Next year, could see more enforcement actions – and possibly some new regulations – when it comes to fintech that involves financial advisors.
For instance, Jeffrey Neuburger, an attorney at Proskauer Rose, told ThinkAdvisor that regulators are already “very focused on the fintech area, and it is likely that we will see more regulation in 2018 in this area.”
Similarly, Gregory Hesse, an attorney at Hunton & Williams, predicts that “certain segments of fintech will have some new regulations” in 2018.
The blockchain, cryptocurrency and robo-advising are among the sectors to watch.
(Related: TD Ameritrade Jumps Out of Gate With Bitcoin)
This year, cryptocurrency, such as Bitcoin, saw skyrocketing prices and some projections predict that will continue into 2018. Those higher prices could lead regulators to increase their scrutiny on the sector.
“The blockchain and cryptocurrency area is one where we expect a number of new developments, though it is very likely that such developments will take the form of enforcement-type actions rather than new regulations,” Anthony Tu-Sekine, an attorney at Seward & Kissel, told ThinkAdvisor.
“Because this area is still fairly new, regulators are wrestling with applying the existing regulatory scheme to these new types of assets,” he said.
He offers the example how the SEC has applied “existing interpretations and regulations to determine whether any cryptoassets, such as cryptocurrency or cryptotokens, are securities.” Similarly, the Commodity Futures Trading Commission “declared years ago that all ‘virtual currencies’ are commodities, and therefore the CFTC claims jurisdictions over certain contracts that involve bitcoin and other cryptocurrencies,” Tu-Sekine said.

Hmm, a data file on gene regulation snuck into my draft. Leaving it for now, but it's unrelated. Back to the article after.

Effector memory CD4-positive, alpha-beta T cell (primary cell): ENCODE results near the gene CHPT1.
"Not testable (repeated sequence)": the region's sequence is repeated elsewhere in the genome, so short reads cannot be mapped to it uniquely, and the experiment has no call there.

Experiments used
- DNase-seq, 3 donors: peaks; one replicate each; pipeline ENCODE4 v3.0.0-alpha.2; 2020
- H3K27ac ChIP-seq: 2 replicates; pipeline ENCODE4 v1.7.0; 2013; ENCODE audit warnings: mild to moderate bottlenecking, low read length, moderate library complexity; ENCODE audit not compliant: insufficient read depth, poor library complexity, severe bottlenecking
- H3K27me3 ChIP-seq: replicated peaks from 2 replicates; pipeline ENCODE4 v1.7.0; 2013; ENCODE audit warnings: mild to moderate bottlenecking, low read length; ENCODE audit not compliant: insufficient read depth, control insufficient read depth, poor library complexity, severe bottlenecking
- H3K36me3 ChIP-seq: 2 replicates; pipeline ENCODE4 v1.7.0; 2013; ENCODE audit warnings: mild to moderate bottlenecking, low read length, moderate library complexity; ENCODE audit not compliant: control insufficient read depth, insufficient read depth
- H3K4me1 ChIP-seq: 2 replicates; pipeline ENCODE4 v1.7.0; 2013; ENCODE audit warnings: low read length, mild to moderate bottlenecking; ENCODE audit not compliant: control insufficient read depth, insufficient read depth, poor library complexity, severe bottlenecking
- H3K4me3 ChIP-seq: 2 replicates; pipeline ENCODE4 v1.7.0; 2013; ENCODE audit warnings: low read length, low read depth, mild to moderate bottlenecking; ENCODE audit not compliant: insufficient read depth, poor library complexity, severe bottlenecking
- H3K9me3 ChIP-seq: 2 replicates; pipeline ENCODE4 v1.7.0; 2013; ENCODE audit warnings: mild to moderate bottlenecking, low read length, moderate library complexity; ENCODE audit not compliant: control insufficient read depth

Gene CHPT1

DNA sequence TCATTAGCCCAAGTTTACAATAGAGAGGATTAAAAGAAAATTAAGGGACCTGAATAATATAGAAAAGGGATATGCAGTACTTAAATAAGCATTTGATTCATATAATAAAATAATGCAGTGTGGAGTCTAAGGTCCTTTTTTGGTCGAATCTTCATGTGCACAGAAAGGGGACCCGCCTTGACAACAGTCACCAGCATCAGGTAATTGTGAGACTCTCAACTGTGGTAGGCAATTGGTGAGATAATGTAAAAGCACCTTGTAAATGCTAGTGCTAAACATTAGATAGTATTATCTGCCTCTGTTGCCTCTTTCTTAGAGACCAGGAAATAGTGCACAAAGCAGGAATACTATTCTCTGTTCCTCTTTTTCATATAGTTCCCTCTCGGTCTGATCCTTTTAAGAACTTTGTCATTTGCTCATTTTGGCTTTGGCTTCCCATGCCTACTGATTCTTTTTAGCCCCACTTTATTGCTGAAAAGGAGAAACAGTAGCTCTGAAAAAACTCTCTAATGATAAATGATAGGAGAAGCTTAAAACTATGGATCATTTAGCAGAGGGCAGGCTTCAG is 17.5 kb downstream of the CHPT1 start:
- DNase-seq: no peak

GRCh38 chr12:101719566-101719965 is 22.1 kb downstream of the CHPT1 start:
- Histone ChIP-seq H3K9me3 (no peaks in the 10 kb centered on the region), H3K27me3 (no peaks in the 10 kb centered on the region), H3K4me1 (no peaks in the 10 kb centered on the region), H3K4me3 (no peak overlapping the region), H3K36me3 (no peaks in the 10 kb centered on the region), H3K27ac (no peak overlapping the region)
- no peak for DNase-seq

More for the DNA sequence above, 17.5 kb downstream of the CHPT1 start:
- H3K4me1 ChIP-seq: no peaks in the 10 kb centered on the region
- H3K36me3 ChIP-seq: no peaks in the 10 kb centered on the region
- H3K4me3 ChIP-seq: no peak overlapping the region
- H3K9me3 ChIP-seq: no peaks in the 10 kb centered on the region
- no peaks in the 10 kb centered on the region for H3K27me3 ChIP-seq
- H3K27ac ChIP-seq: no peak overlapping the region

In the short term, more compliance policies and procedures are expected, and longer term, regulatory agencies will likely issue rules, Tu-Sekine said. Also, state regulators, such as the New York Department of Financial Services, also may issue regulations.
Furthermore, James Fanto, a professor at Brooklyn Law School, concurred regulators are “no doubt watching blockchain and cryptocurrencies with trepidation out of concern that these technologies are, or might be, used to evade regulations. For example, cryptocurrencies could constitute an effort to raise capital outside the federal securities laws, and blockchain, among other things, could be used to get around anti-money laundering laws.”
“I think that we will see more enforcement actions in these latter two areas as regulators and their enforcement officials first try to understand the possible threats that users of these products or methods pose,” he said. “Regulations may follow those actions.”